Keep in mind that when you go to college, your learning environment can and should extend beyond the classroom, practice room, or rehearsal hall. As a musician, you should listen to as much music as possible, but also go to art museums, go to plays, go to the ballet, go to the opera house — try to become a well-studied, cultured, consummate artist. 

  • What is the level or reputation of the performing ensembles?

You will be spending a number of years developing your ensemble skills wherever you attend music school. Your colleagues can serve as a source of inspiration and motivation in a place where the student body is strong across the board. Also, esteemed and highly effective conductors can be just as important in your music education as your private lesson teacher. 

Ensembles are where you put into effect what you’ve learned in your lessons and personal practice time. You’ll want to attend a school that has great ensembles and great conductors. Certain schools are known for having an exceptional orchestra, others for their outstanding wind ensemble. This factor could come into play depending on whether you’re planning on pursuing an orchestral career or a band/band director career.

  • What is the culture/vibe/atmosphere in the eyes of current and recent students?

This fluctuates from year to year based on current students, current professors, and so on, but it is another highly important trait of a music school. 

Some schools have a reputation for being cut-throat, high energy, and competitive while others are known for being more collegial, relaxed, and supportive. Some smaller or newer schools might have a less-defined culture or reputation of culture.

The best way to gauge a school’s (emotional) atmosphere is to ask current students and recent former students. If you ask an alum who attended school 10 years ago or even 5 years ago, you likely won’t get an accurate idea of the current situation. Any working or educational environment is a direct reflection of the people there who are actively creating the interactions and experiences. As professors go through their own lives and careers, their personalities can change. Student bodies and studio members create different vibes from year to year — one year you might have several highly driven, dedicated students, followed by a period of less enthusiasm.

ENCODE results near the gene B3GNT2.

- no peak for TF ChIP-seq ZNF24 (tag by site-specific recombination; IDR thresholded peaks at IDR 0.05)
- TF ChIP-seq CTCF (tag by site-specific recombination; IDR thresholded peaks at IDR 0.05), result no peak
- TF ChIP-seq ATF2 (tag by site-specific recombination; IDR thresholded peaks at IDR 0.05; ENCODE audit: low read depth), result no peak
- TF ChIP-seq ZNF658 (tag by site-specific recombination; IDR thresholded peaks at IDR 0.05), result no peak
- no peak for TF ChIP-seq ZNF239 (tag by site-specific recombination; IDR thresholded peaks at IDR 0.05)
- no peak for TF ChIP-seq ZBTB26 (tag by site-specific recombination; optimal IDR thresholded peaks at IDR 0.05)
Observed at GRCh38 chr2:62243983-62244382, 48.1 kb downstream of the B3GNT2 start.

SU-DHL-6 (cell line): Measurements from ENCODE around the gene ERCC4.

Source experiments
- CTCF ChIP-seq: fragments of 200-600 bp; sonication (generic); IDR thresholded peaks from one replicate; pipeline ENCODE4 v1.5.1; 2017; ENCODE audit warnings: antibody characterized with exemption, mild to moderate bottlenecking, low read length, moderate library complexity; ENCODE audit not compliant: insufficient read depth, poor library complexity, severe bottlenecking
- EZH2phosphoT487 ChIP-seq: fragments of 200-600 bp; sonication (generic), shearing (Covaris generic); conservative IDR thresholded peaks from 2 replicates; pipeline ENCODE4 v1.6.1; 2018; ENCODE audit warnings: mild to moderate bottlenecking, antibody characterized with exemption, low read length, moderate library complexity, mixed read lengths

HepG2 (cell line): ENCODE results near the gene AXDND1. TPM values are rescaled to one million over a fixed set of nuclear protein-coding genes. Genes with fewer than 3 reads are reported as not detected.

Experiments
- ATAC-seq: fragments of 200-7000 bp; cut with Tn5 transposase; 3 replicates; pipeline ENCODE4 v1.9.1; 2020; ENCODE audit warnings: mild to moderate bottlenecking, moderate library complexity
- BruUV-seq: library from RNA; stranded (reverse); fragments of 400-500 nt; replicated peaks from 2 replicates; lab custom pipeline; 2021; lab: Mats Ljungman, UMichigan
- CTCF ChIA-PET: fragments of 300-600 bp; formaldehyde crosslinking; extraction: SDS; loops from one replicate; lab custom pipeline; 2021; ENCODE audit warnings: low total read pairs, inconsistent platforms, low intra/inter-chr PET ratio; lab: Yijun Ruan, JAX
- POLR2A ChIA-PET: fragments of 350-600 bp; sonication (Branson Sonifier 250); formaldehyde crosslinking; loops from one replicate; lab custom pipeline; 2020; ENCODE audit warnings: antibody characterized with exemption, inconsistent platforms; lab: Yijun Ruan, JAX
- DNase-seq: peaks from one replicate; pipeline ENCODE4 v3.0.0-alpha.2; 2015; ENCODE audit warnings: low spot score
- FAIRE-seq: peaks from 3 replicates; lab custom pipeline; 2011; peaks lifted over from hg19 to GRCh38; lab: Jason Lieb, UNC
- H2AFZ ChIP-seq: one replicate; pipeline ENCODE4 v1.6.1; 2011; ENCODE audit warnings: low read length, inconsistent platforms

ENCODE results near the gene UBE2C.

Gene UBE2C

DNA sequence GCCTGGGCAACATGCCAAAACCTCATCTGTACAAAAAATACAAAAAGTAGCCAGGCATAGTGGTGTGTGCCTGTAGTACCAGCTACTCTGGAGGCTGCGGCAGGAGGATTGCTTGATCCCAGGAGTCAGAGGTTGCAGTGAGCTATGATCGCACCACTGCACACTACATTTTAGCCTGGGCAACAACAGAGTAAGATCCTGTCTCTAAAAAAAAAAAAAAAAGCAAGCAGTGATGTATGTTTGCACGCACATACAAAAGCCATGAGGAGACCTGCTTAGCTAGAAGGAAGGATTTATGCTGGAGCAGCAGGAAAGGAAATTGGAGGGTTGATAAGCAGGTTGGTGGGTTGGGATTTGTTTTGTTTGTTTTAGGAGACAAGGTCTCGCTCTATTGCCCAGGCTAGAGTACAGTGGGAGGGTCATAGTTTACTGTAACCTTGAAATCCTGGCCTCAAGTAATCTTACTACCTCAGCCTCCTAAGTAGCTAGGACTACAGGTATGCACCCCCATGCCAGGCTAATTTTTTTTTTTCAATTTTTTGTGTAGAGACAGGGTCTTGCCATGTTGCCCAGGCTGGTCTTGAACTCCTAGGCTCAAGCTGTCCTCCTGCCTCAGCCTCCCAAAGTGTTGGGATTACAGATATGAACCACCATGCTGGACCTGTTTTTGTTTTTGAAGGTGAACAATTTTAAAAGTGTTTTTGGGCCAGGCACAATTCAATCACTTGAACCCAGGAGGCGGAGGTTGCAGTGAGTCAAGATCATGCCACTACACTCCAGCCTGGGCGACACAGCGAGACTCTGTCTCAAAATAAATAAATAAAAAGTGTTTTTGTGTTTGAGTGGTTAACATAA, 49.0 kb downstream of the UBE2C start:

Try to ask around on social media. Again, follow studio social media pages and reach out to students you see in the posts. They might be who you end up spending a number of years with in school and/or a lifetime with as colleagues and friends!

  • How much will it cost to attend the school and what are the prospects of winning scholarships/financial aid?

College is notoriously expensive in today’s United States. State school tuition is usually quite a bit less than that of a private school. The good news is that just about every school has scholarship money available for students who perform at a high level at their audition. 

However, certain schools are known to have smaller scholarship budgets, which may make attending them more prohibitive. Also keep in mind that scholarship budgets can fluctuate from year to year. How much money a particular studio will have available for a particular year is often unknown even to studio professors until after auditions have taken place. 

Some schools such as The Curtis Institute, Colburn School of Music, and Rice University offer full tuition scholarships to every music student that is accepted. These schools are, of course, among the most selective.

The better you audition, the higher chance you have of receiving more merit-based financial aid. There is also usually need-based financial aid which is based on parental income.


In summary, choosing where to audition for a music degree should not be a quick, easy choice. Since it is such an important life decision, you should base it on plenty of research, listening, asking for opinions of teachers, and, most importantly, first-hand experience.

The only true way to gauge a school and a professor to see if it is a fit for you is to make a visit and take (at least) one lesson. Attend studio class, large ensemble rehearsal, and chamber music rehearsal, and try to hang out with current students. Take notes if you are traveling to multiple schools so you can keep your pros and cons straight from school to school. Remember that this decision goes both ways — you must audition for the school in order to attend, but the school is also auditioning for you!

So get to work reading, listening, writing emails, conducting your social media reconnaissance, and practicing. Good luck in your journey!